Importantly, real-time 3D lets people move within, and interact with, an engaging, immersive digital reality, Faure said. That creates opportunities that 2D visualizations cannot provide: virtual reality (VR) walkthroughs of building designs, augmented reality (AR) evaluations of hidden utility networks, immersive design reviews with scattered team members working from home, or training programs for technicians or new employees, for example. "You can create a program where everybody can have the same experience," Tony Faccenda, Unity senior content marketing manager, AEC, told Cadalyst. Virtual safety training programs, for example, have "made construction a lot safer as a whole," he said. Enterprise users are also harnessing the technology to create and deploy digital twins: immersive digital assets that represent, and incorporate data from, specific real-world assets. Read more »


CAD Manager Column: CAD Management Vision — From Good to Great, Part 2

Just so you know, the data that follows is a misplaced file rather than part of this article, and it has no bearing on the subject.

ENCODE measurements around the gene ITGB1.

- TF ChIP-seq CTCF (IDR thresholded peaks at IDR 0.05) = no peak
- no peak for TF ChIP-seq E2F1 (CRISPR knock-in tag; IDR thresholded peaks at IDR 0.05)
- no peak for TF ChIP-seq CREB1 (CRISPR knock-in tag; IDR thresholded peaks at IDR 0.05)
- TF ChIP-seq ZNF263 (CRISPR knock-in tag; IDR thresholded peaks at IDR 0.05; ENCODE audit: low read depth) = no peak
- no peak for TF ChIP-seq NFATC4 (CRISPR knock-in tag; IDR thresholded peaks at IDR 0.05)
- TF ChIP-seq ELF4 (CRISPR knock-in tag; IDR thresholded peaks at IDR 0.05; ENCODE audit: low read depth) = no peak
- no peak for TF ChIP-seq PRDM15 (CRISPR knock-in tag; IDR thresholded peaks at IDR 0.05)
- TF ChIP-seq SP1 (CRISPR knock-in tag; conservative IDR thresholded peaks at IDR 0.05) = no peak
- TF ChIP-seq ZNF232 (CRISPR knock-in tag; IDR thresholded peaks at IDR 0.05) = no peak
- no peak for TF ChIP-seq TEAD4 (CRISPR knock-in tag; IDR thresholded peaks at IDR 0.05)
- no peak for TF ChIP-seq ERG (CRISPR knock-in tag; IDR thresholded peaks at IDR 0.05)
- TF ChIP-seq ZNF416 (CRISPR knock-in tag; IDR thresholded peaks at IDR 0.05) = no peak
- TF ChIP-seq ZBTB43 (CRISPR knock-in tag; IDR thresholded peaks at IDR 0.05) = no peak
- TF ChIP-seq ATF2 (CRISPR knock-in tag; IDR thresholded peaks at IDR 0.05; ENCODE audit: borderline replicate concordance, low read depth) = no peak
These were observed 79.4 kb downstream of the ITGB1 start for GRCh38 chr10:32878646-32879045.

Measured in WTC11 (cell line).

To overcome the natural human tendencies toward laziness and resistance to change, give your users a mission! Read more »

Herrera on Hardware: Can 1-to-1 Remote Workstations Provide the Same Performance as Local Machines?
Are you concerned about latency with a remote computing solution? You'll want to evaluate whether response time and image quality meet your expectations or are noticeable enough to be an issue. Read more »

Vendors Alter Plans and Policies to Support CAD Community During COVID-19 Crisis
The companies that supply designers and engineers are changing license terms to support working from home, and taking in-person gatherings online to help keep attendees safe. Read more »

Dell Overhauls Precision Workstation Lineup with New and Redesigned Models
New mobile lineup features smaller footprints and improved thermal management; new tower options include an ultra-small form factor design. Read more »

Sponsored: Road and Bridge Digital Twins in Action — Four Case Studies
Digital twins can help road agencies integrate multiple siloed data sources, track and visualize change, produce actionable insights, and more. This overview highlights examples of digital twin applications ranging from roadways to an emergency bridge replacement. Read more »


About the Author: Cadalyst Staff

Cadalyst Staff